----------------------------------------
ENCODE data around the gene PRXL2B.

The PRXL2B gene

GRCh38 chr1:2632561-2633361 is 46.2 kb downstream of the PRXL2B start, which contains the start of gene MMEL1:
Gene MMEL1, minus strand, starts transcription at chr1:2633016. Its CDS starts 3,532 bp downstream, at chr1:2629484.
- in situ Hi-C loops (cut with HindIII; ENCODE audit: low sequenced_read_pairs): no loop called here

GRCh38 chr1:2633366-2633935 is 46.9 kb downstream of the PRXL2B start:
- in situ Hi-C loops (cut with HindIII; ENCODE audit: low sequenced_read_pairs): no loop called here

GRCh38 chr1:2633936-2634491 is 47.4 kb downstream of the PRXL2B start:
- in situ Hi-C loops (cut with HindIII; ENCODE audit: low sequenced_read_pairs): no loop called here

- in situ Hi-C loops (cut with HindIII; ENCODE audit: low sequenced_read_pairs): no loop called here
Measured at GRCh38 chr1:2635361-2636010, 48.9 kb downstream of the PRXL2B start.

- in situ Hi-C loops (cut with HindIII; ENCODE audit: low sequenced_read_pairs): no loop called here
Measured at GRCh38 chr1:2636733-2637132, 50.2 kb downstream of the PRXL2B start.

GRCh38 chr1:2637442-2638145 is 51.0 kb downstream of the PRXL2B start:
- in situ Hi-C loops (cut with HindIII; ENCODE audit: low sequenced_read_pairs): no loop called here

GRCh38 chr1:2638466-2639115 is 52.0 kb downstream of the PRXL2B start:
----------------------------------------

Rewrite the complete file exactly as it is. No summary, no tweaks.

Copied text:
ENCODE data around the gene PRXL2B.

The PRXL2B gene

GRCh38 chr1:2632561-2633361 is 46.2 kb downstream of the PRXL2B start, which contains the start of gene MMEL1:
Gene MMEL1, minus strand, starts transcription at chr1:2633016. Its CDS starts 3,532 bp downstream, at chr1:2629484.
- in situ Hi-C loops (cut with HindIII; ENCODE audit: low sequenced_read_pairs): no loop called here

GRCh38 chr1:2633366-2633935 is 46.9 kb downstream of the PRXL2B start:
- in situ Hi-C loops (cut with HindIII; ENCODE audit: low sequenced_read_pairs): no loop called here

GRCh38 chr1:2633936-2634491 is 47.4 kb downstream of the PRXL2B start:
- in situ Hi-C loops (cut with HindIII; ENCODE audit: low sequenced_read_pairs): no loop called here

- in situ Hi-C loops (cut with HindIII; ENCODE audit: low sequenced_read_pairs): no loop called here
Measured at GRCh38 chr1:2635361-2636010, 48.9 kb downstream of the PRXL2B start.

- in situ Hi-C loops (cut with HindIII; ENCODE audit: low sequenced_read_pairs): no loop called here
Measured at GRCh38 chr1:2636733-2637132, 50.2 kb downstream of the PRXL2B start.

GRCh38 chr1:2637442-2638145 is 51.0 kb downstream of the PRXL2B start:
- in situ Hi-C loops (cut with HindIII; ENCODE audit: low sequenced_read_pairs): no loop called here

GRCh38 chr1:2638466-2639115 is 52.0 kb downstream of the PRXL2B start: